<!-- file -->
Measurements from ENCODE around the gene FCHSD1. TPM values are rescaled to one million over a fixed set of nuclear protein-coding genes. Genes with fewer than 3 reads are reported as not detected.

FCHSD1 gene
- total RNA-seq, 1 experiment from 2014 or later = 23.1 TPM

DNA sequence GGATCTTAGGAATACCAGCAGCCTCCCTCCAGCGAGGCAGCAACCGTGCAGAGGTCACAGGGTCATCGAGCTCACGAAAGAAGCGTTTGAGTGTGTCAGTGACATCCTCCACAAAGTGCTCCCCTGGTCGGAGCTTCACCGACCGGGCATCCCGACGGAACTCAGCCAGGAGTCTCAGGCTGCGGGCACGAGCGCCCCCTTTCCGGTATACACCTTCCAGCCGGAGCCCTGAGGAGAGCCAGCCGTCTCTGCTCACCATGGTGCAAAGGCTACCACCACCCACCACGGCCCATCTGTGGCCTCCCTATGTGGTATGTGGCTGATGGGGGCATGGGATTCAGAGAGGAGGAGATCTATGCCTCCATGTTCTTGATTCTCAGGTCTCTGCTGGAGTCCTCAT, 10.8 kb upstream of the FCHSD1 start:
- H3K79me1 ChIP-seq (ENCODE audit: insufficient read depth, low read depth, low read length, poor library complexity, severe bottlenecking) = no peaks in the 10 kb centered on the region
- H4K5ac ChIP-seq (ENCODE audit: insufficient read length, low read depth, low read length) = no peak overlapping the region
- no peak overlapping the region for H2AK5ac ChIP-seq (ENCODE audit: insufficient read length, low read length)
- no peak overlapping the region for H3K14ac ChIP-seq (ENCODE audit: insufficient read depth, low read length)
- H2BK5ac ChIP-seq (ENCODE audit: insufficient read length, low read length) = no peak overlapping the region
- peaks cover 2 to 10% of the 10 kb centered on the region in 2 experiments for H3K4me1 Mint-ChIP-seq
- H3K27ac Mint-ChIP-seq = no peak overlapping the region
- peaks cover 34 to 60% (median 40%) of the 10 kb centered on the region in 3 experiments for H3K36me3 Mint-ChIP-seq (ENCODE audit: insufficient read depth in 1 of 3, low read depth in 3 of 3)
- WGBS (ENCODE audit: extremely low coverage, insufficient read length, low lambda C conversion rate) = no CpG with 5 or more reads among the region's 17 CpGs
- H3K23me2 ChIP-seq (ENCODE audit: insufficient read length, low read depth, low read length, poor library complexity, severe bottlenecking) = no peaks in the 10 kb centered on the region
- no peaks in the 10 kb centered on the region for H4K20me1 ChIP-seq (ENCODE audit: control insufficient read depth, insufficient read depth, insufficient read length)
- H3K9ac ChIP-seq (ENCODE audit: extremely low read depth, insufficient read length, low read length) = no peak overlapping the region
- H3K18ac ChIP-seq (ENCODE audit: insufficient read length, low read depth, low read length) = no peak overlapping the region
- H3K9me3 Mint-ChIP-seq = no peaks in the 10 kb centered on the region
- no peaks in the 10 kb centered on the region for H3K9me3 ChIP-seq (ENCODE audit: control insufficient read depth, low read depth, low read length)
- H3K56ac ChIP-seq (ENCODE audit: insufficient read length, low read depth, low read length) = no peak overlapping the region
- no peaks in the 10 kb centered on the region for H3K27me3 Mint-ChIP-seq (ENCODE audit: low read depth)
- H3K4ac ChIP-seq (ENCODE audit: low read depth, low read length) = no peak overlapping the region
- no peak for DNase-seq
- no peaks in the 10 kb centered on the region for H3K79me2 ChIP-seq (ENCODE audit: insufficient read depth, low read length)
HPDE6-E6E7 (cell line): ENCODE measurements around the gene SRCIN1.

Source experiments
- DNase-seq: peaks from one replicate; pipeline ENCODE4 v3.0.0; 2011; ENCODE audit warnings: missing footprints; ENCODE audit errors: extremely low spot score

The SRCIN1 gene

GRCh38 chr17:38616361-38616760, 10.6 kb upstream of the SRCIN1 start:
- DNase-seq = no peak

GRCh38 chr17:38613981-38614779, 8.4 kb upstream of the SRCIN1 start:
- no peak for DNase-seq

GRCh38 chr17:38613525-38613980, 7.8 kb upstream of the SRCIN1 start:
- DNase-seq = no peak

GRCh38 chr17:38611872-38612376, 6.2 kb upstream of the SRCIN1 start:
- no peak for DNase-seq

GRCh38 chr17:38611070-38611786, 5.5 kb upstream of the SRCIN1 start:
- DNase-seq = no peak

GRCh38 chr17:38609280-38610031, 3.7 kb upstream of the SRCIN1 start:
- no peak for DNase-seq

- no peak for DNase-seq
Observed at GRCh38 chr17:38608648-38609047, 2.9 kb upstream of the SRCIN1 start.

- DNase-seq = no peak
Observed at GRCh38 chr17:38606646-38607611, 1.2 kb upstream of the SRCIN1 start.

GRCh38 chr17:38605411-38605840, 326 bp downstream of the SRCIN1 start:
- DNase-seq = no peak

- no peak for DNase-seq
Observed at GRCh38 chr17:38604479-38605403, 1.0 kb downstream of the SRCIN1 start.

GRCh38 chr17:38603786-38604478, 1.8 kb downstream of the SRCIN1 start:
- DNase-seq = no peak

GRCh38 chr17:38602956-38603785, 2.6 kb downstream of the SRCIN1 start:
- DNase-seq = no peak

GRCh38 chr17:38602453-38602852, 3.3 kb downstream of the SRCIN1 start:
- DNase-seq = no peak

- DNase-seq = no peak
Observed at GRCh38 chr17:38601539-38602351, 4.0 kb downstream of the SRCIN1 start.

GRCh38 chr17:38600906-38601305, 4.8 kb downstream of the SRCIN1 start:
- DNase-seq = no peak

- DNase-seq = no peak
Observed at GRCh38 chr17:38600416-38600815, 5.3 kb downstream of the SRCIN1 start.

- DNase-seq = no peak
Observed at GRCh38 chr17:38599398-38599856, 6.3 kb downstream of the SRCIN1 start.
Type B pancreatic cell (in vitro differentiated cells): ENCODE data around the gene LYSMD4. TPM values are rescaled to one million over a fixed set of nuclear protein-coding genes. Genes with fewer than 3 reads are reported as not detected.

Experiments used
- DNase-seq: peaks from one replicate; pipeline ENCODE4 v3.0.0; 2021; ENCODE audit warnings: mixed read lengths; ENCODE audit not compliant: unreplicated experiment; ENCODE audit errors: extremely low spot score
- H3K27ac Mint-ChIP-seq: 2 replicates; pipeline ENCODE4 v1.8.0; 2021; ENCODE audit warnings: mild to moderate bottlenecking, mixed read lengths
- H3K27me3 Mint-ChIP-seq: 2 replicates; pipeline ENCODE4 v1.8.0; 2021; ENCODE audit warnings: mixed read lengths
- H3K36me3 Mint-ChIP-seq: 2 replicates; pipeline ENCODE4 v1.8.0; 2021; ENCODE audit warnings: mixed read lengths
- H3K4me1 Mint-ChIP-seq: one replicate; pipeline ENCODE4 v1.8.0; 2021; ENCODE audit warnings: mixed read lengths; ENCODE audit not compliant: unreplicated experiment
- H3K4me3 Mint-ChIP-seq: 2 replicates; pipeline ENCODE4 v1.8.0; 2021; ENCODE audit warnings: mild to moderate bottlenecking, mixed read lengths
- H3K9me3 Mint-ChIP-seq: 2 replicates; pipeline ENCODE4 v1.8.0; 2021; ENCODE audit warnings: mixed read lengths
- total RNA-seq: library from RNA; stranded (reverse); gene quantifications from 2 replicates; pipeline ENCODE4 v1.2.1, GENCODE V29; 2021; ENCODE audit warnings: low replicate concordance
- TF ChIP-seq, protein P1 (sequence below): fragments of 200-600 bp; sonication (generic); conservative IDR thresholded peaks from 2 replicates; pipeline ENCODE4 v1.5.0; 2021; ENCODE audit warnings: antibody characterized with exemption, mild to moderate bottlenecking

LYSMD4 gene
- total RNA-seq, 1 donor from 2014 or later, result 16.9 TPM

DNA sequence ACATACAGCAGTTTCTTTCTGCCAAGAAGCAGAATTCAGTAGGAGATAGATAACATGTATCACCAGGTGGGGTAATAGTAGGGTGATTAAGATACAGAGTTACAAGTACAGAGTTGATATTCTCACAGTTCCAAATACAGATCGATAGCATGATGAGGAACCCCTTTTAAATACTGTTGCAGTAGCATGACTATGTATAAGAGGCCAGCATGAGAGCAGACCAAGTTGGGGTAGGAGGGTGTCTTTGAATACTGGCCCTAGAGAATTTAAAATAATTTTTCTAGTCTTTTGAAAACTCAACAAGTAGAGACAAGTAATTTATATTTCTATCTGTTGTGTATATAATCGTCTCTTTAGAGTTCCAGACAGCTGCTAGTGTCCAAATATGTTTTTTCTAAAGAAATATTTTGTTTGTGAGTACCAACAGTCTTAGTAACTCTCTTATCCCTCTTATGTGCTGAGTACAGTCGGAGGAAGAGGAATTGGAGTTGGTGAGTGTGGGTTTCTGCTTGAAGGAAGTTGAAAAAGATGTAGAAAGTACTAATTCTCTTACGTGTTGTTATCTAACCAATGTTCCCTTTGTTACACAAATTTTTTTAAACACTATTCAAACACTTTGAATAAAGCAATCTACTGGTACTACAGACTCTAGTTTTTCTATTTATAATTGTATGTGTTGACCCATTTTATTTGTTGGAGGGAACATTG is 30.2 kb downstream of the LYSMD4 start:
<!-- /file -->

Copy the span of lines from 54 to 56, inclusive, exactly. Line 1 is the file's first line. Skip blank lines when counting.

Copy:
- DNase-seq = no peak

- DNase-seq = no peak
Observed at GRCh38 chr17:38601539-38602351, 4.0 kb downstream of the SRCIN1 start.